Firefighters in our district are getting behind a national campaign to promote safety around open water.
Kirklees fire and rescue staff are supporting the national Drowning Prevention and Water Safety Week, which started on Monday.
District Commander Chris Kirby said: “Fortunately, none of the water rescues we have carried out within the Kirklees district have resulted in fatalities. However, the risk of serious injury or drowning is always present where there is open water.
“In the last week we have seen the onset of better weather and with that young and old will be getting out and about more in the great outdoors.
“The May bank holidays will provide this opportunity and it’s important that youngsters are reminded about the risks of open water before the summer school holidays start.”
In the last five years West Yorkshire Fire and Rescue Service have had to rescue 12 people in danger from water across Kirklees. The Kirklees District Prevention team are visiting schools this week to drive home the message.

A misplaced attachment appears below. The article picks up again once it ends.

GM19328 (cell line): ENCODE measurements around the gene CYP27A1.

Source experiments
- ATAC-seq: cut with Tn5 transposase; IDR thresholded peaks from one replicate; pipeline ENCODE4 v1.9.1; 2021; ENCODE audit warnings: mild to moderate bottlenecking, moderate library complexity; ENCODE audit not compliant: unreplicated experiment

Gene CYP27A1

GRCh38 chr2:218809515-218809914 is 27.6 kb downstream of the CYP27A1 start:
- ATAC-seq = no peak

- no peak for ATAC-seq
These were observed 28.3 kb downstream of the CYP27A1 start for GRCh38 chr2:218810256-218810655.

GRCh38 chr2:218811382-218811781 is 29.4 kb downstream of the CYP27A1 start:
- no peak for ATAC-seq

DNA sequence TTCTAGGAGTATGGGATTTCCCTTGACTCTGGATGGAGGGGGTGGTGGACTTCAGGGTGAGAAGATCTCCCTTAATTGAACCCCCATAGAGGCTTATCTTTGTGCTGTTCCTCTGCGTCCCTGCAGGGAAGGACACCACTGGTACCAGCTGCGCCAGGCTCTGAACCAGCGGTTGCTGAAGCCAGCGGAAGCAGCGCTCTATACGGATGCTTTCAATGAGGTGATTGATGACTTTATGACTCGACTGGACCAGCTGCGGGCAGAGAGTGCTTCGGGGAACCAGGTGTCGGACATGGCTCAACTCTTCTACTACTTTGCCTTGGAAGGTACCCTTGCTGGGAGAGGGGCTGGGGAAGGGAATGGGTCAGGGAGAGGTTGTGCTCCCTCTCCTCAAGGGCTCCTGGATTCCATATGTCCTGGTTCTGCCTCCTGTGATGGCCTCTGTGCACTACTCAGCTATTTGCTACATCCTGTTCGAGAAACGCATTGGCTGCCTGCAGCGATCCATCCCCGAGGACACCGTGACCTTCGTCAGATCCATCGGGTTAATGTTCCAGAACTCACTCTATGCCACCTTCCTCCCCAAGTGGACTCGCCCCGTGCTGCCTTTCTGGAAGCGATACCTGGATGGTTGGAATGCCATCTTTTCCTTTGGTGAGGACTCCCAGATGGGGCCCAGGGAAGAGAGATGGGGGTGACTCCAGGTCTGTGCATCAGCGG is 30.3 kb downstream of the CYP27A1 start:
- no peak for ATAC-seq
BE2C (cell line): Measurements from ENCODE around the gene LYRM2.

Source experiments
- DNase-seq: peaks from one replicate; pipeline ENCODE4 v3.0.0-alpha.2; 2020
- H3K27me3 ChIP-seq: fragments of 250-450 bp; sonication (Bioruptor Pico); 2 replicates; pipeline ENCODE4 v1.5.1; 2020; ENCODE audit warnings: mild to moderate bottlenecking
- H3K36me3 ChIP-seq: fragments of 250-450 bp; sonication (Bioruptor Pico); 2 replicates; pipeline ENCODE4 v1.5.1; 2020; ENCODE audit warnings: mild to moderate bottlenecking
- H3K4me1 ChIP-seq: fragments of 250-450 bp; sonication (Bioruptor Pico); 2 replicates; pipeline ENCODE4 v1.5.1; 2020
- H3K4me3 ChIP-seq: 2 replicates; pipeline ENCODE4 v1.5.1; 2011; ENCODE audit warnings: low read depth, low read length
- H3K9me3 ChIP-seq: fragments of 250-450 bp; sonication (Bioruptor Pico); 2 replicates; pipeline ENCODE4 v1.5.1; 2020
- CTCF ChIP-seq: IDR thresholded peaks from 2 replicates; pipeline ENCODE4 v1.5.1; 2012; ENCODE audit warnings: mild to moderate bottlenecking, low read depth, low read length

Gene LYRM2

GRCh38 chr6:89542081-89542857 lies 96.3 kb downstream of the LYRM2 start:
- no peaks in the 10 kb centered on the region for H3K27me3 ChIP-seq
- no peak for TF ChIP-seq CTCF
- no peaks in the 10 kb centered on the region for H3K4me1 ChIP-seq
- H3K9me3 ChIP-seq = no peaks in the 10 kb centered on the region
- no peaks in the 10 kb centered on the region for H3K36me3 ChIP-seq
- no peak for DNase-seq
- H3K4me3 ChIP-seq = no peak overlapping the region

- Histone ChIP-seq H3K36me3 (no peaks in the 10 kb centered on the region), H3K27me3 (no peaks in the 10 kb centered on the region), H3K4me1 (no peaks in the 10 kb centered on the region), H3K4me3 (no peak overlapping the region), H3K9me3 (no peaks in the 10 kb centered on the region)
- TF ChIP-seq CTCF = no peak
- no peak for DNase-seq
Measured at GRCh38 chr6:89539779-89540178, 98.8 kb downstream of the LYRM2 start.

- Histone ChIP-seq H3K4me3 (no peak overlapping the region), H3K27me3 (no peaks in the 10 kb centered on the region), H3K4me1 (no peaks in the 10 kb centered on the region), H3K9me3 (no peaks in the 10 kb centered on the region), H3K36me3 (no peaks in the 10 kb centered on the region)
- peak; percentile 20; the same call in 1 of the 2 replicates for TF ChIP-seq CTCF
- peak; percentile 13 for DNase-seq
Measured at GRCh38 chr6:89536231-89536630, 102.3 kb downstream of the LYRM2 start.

*What are the main open water risks?
Strong currents – water that looks calm can often hide strong currents beneath the surface. Reservoirs in particular can have pipes beneath the surface which draw water away, and the sea can also hide swells.
The cold and hyperventilation – when deaths occur, it is the temperature of the water which is often the most crucial factor.
Depth – it is often difficult to tell how deep open water is and youngsters can suddenly become out of their depth.
Hidden danger – it is easy to strike your head on something below the surface or become entangled.